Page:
• I am on the ed board of ~30 journals, both alternative and mainstream, and I can assure you that the 2 worlds do behave quite differently in terms of peer review. the result of this discrepancy is even tangible: we have shown in 3 independent studies that the top alt med journals publish almost no negative results [the 1st time here: http://www.ncbi.nlm.nih.gov/pubmed/?term=ernst+pittler+nature%5D.
      suggesting that I “have a beef with Homeopathy” sounds like a cheap ad hominem and proves absolutely nothing; I could have taken any other journal in the field.
      if you think that the journals you are personally involved in are so much better, please give us a list of ed board members who are known critics of alt med; in case you can show that these are more that 30% of the total, you might convince me.
      if you insist, I can take a few other examples:
      COMPLLEMENTARY THERAPIES IN MEDICINE, the editor-in chief is a chap who is employed by one of the largest homeopathic manufacturer [usually without disclosing the fact]. I once wrote to him alerting him to the fact that a whole bunch of articles on healing published in his journal are highly suspect of being fraudulent and therefore ought to be withdrawn. were they? no!
      FORSCHENDE KOMPLEMENTAERMEDIZIN, the editor-in chief is someone who as been awarded the pseudoscientist of the year award [http://edzardernst.com/2012/10/professor-harald-walach-pseudo-scientist-of-the-year/].
      would you not agree that, under such circumstances, critical input is unlikely and false-positive results might often mislead the public?
      I am not so much questioning independent review, I tried to point out that peer review must be CRITICAL or else it is farcical.

      • Hi Edzard, I would say that saying you have a beef with Homeopathy is not ad hominem, it is what you wrote – and you extended that experience to all journals. You have then found two more, which you base not on journal content but on the status of their editors.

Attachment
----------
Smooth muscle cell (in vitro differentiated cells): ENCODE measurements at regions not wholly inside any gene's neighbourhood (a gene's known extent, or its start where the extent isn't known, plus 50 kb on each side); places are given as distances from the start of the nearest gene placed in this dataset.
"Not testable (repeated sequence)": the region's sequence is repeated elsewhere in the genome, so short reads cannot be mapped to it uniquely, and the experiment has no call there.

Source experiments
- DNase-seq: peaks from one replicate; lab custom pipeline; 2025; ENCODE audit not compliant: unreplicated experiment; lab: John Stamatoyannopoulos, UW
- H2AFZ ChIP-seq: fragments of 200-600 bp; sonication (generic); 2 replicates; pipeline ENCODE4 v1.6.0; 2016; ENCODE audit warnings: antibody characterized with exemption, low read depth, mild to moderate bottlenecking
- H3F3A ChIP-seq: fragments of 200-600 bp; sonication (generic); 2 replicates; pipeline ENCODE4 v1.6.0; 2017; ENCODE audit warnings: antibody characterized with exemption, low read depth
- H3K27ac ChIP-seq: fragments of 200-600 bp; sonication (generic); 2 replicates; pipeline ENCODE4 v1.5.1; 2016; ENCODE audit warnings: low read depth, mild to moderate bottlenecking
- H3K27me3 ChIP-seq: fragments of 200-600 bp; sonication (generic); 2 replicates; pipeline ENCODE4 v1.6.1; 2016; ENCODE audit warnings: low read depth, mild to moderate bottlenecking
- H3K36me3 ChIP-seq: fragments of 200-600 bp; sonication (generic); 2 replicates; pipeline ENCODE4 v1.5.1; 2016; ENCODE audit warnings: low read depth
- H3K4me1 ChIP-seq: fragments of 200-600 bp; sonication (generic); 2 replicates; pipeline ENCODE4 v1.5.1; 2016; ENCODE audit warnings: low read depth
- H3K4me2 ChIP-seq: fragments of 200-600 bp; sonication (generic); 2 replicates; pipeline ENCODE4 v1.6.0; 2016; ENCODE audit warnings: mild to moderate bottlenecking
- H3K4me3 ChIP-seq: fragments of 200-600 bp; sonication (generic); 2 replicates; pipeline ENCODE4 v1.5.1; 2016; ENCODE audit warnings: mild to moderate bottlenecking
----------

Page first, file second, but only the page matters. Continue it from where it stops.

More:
When I – and most of my colleagues – get an article we do get a CAM ‘proponent’ (or CAM practitioner) who is expert in the practice of that modality to review. That is appropriate – to determine whether the therapy is accurately reflected. But we also seek content experts in the field (statistics, specialty of medicine [gynaecology etc], health policy) for review, usually those without any CAM practice background. All journals I am on have rejection rates of over 70% – hardly open and uncritical acceptance of anything.

        The fact that you ‘suspected’ something was fraudulent doesn’t mean it *was* – are you implying a cover-up? Perhaps you should write why they are fraudulent in a letter to the editor – that would seem to be the traditional approach, and along with giving readers access to these concerns give the authors chance to reply. If he rejected this letter, then you would have a case for cover-up, but until then it is just a [perhaps valid, though also possibly not valid on the scant information you’ve given] disagreement with some articles.

        I agree that there are some terrible CAM journals. I’m also invited to submit articles to some very terrible non-CAM journals. Editors of all journals often have strong opinions on controversial topics (I have issues with editors of gynaecology journals promoting preventive hysterectomy – but several do, for example. But this is their opinion, not the journals) – play the ball [journal], not the man [editor]. You could say the similar of a journal in any field – editors have their ideologies. Don’t dress this up as somehow specifically a ‘CAM thing’.